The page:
Designing a Brandmark using Letters
When I create design concepts for a logo, I experiment with all kinds of ideas when starting, using wordmarks, letterforms, brand marks, monograms, symbols, emblems and combinations of letters and symbols.
These are the major types of logos we see in our world, most commonly a combination of a symbol and a text with a unique typeface.
The logo I designed last year, ‘BluePrint’ was for a project that involved recycling denim to reduce waste in the denim industry. I worked in the ‘Below Zero’ collective, and my role was to design the overall visual identity of a store. I created a 3D prototype using the BluePrint Logo in the centre of the store. That was the context for the logo. Now you’re probably wondering ok, then how did I make this and why?
Why the Letters
When designing logos, my way of thinking is if I’m not making an illustration or a complex symbol for the brand, I switch to using Letterforms, Wordmarks or a combination of Letters with a symbol. We collectively wanted the brand to be unique, future-oriented, abstract, sustainable, and organic, so a symbol or simple pictorial image would not have cut it. It needed to be simple, easily readable and unique.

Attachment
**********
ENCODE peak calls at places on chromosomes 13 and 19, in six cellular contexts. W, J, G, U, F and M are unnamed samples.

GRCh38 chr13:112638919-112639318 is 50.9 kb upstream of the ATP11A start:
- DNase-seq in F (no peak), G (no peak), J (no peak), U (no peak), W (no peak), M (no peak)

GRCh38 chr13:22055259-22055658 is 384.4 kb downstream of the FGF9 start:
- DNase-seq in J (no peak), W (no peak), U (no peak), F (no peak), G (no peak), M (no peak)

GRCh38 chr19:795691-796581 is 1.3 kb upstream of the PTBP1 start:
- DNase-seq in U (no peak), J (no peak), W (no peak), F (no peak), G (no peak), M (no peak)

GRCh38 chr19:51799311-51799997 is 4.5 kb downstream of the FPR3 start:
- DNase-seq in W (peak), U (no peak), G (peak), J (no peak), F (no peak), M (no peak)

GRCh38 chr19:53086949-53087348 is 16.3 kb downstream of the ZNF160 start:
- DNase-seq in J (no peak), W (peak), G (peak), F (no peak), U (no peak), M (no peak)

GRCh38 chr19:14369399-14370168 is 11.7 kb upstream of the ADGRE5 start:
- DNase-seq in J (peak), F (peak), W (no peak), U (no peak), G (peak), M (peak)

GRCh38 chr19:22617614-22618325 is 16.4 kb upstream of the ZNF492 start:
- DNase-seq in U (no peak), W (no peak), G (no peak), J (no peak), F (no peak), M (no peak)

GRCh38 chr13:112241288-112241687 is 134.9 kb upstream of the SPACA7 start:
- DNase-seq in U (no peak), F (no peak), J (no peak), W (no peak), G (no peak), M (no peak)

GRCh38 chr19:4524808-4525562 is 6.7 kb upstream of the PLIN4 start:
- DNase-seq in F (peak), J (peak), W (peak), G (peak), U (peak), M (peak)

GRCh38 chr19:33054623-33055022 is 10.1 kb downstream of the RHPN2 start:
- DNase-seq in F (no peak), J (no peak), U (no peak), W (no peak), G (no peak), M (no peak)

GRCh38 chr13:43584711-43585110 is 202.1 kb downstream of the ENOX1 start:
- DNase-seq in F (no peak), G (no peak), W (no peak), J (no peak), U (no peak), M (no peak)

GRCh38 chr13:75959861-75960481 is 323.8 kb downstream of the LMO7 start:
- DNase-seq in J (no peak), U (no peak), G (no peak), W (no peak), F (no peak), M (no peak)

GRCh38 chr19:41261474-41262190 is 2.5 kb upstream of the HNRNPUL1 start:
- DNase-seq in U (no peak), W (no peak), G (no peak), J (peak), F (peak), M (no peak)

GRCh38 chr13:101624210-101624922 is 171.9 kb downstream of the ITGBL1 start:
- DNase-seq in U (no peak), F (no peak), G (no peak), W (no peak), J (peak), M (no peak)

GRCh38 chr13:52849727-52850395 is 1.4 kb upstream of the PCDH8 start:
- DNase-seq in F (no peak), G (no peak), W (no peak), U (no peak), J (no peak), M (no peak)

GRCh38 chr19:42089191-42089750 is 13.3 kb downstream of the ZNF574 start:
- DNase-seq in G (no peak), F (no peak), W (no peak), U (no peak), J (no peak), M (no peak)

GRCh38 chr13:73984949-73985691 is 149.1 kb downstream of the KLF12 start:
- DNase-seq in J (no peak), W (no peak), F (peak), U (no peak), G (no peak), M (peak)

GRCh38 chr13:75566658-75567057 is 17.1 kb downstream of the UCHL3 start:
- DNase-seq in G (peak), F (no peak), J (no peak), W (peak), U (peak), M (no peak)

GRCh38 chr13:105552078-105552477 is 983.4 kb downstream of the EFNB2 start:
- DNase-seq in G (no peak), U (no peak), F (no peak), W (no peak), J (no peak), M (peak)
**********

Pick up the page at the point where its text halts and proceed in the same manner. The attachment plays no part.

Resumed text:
So I combined the Letters ‘B’ and ‘P’, using the back jeans pocket in between the letters as a final touch.
In this image above you can see on the left, the first iterations I designed for the following two logos. The end result is on the right
The most crucial part was designing the letters and arranging them in a particular way, allowing the pocket to sit in the middle while also being easily readable. To soften down the brand and create a user-friendly experience around it, I designed the letters in a way that was round and heavy and full of life. These two letters sit on top of each other like materials in the denim, which reflects the word ‘Print’ very well in context, since its very rounded off as opposed to the letter B.
As a final touch, I contrasted the pocket, which made the letter P more easily readable and identifiable to a user.
I used a very saturated ultramarine blue, university blue, white, and black for the colours. These four colours were used as a style guide for the brand. No other colour was acceptable.
This is the first Info-type of blog I’m doing, I will be posting these weekly regarding the theory behind Logos and how I use it in my Practice.
To see this whole BluePrint Project and the end result, go to this link from my portfolio:
That is All for Now – Maksim!